Discover more from The Dakota Scout
Bioproducts research center opens in Brookings
POET, S.D. Corn and state of South Dakota chip in to bring POET Bioproducts Center to fruition
BROOKINGS — South Dakota-based POET — the world’s largest producer of biofuels — along with South Dakota State University and South Dakota Mines celebrated the grand opening of the POET Bioproducts Center Wednesday.
With financial support from POET, the state of South Dakota and other members of what’s known as the Bio Leadership Coalition, the POET Bioproducts Center was constructed at the Research Park at SDSU. The first-of-its-kind innovative ecosystem between students, faculty and industry partners will allow collaboration on the next generation of bioproducts. The facility and its operating body, Dakota BioWorx, is a public-private partnership dedicated to research, economic development and workforce preparation in South Dakota, according to project backers.
“At POET, we’re proud to have been at the forefront of ag and biotechnology innovation for 35 years,” said Jeff Broin, POET Founder and CEO. “We are committed to investing in the next generation of leaders who will pave the way to the ag-based bioeconomy of the future. We have only begun to scratch the surface of what agriculture can do, and this venture will play a vital role in the ability of today’s bright young minds to continue our legacy of ingenuity.”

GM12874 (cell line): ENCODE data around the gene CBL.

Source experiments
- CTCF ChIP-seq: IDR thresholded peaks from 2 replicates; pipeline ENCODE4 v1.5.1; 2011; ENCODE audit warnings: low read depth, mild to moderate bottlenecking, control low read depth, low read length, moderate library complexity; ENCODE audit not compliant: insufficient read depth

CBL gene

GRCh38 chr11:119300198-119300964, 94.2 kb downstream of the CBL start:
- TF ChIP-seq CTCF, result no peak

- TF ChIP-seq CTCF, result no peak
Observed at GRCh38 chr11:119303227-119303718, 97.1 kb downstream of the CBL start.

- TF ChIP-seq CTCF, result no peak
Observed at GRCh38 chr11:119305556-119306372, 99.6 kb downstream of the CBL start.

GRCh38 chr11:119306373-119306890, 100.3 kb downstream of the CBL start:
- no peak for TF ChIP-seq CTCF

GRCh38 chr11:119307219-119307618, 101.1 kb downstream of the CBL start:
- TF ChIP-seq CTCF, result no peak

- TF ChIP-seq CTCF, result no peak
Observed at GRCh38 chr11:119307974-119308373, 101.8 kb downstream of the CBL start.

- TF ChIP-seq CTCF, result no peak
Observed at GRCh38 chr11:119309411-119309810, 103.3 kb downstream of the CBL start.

The Dakota Scout is a reader-supported publication. To receive new posts and support a locally owned, operated and printed newspaper, consider becoming a paid subscriber.
POET is donating $5 million to the SDSU Foundation to help construct and furnish the 45,000-square-foot facility, which includes several mini-labs and a pilot-scale bioproducts laboratory. POET will be actively involved in the facility, including areas of research, governance and curriculum development, which will involve establishing courses in bioprocessing with a focus on value-added agriculture and offering academic degrees that include such courses. The facility also got $20 million in legislative funding and $2 million from South Dakota Corn.
“Today, university research continues to impact economic growth in our community through the commercialization of new and innovative ideas to solve real-world problems,” SDSU President Barry Dunn said. “That process requires investments in cutting-edge facilities like the one we are celebrating today, and as we are witnessing, to fully realize the potential of new ideas, universities must engage in public-private partnership.
“Just as previous generations of leaders envisioned facilities like the POET Bioproducts Center, now our region will have enormous capacities to drive economic growth through applied biotechnology,” he added.